If you’re using Google Drive on your Mac, you may have noticed that you can’t view or edit your Google Docs, Sheets, or Slides files when you don’t have an Internet connection. Luckily, Google has a way to enable offline access for these files, but it requires just a bit of configuration. Here’s how it all works!
Have you ever closed a tab in Safari by mistake, or realized too late that you missed an important piece of information on a prior website? Well, with Safari in macOS Sierra, there’s an easy way to see a quick list of all of your recently closed tabs. Here’s how it works.
Safari, Firefox, and Chrome all offer easy ways to change where downloaded files end up on your Mac (and whether you get asked where to put each one). In this article, we’ll go over how to switch that option for all of them!
iOS 10 introduces Safari split view on the iPad, allowing users to view two websites side-by-side for the first time and making the iPad an even better tool for productivity. Here’s how it all works.
If you’ve accidentally installed a program from a malicious source, you may have picked up some adware. This could have some nasty side effects, including changing your browsers’ homepages. We’ll tell you how to fix it!
Safari has been the default Web browser on the Mac for more than a decade, and while it’s a great browser that plays well across Apple’s device ecosystem, many Mac owners prefer to use third party browsers like Chrome or Firefox. If you’re one of these Safari-eschewing users, be sure to change your Mac’s default Web browser setting for the best experience. Here’s how to do it.
Some websites go overboard with unnecessary clutter surrounding the content you’re trying to read. When you simply want to focus on an article or story, you can turn to Safari Reader, a feature in Apple’s Safari Web Browser which extracts only the information you want and nothing else, letting you read in peace. Here’s how Safari Reader works in iOS, and how you can customize its look to suit your reading preferences.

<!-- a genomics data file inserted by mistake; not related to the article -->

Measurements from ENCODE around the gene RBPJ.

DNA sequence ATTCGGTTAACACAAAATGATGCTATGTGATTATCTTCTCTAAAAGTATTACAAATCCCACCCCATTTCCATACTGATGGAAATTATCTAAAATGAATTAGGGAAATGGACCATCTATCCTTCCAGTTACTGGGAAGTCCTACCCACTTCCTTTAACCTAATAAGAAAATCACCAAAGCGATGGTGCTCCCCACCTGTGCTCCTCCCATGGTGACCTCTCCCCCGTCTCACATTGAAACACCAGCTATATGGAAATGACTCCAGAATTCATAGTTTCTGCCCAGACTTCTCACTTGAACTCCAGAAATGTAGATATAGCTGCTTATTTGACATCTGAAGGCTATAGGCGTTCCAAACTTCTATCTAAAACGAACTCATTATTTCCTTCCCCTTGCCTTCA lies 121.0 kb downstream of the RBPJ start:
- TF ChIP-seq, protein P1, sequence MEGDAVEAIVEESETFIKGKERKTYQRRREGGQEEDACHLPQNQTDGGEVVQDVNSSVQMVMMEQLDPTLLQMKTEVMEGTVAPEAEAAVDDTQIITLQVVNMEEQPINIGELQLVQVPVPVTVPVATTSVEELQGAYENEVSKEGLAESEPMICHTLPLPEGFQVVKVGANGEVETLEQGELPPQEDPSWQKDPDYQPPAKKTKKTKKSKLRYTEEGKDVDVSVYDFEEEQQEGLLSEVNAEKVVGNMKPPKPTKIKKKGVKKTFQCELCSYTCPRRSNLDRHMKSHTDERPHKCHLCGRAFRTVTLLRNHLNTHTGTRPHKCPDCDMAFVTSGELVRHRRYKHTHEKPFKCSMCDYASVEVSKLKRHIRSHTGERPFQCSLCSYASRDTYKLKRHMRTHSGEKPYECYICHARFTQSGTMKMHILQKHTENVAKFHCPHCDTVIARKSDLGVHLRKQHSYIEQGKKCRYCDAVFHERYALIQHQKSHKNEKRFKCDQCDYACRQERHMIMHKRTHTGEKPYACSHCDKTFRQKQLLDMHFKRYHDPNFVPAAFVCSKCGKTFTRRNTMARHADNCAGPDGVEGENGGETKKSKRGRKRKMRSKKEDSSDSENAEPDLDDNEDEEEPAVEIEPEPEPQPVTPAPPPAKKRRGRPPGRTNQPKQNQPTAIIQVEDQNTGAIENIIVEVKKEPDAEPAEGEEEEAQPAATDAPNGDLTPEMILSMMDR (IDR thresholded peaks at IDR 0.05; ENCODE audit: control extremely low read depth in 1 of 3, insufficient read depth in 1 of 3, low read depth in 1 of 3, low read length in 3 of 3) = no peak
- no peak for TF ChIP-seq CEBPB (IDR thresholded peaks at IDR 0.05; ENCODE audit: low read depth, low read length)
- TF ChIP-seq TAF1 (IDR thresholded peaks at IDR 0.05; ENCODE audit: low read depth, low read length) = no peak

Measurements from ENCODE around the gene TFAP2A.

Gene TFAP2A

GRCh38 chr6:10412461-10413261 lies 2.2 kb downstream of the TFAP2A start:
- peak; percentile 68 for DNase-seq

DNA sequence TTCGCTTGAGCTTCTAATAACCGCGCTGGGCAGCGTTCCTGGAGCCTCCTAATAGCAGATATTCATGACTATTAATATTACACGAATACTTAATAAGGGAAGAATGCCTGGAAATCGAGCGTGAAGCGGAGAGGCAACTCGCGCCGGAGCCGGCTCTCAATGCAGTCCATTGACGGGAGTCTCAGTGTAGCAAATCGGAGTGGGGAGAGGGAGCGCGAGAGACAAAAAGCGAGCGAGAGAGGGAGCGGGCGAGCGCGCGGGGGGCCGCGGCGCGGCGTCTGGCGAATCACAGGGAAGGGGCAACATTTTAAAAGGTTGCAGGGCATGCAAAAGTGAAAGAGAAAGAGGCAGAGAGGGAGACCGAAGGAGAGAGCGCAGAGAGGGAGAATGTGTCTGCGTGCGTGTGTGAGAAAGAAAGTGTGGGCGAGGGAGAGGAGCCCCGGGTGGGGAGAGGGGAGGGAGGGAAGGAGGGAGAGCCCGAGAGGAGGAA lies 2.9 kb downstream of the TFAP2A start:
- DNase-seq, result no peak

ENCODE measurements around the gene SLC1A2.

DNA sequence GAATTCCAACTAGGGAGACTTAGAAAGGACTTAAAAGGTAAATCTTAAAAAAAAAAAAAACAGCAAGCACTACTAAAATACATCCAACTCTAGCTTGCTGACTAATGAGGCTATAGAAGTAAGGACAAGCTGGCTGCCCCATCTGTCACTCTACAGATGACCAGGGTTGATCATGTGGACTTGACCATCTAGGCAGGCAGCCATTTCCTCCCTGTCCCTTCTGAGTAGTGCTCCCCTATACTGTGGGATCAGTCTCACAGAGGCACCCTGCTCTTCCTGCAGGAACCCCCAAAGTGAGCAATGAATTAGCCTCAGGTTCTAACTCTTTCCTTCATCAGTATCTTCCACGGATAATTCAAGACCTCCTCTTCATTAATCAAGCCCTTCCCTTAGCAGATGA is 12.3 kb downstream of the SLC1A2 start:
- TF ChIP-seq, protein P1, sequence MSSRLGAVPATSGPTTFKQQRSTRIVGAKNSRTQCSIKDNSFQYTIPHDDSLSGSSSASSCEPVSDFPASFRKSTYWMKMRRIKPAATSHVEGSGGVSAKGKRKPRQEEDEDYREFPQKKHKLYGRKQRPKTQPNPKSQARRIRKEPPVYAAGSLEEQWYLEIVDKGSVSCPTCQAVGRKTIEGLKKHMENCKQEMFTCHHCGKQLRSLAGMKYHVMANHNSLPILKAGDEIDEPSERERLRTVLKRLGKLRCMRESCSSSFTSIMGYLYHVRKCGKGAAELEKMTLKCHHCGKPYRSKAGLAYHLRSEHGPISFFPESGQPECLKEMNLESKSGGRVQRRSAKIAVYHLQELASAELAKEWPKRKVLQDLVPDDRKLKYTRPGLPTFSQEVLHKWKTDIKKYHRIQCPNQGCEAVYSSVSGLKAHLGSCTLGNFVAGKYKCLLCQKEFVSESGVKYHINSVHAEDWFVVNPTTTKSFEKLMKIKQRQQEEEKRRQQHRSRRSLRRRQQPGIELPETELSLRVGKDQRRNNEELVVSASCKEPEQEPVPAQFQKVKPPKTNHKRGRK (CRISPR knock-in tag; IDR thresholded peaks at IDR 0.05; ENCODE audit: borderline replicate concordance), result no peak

Mobile devices are the future of the Web, making a website’s responsive layout crucial to ensuring a good user experience. While there are many tools that help web designers test responsive designs, a new feature in Safari for OS X El Capitan makes the process quick and easy. Here’s how to use Responsive Design Mode in Safari 9.
Safari for iOS lets users request the desktop version of certain websites that display separate mobile versions by default. You may know how to request the desktop site using the iOS 9 share menu, but here’s an even faster way that’s hidden right in the Safari address bar.
Some websites offer dedicated mobile versions that are designed for the smaller screens on smartphones and tablets. But sometimes these mobile versions don’t have all the information or options we need. Here’s how to request and view the full desktop layout of a website in Safari for iOS 9.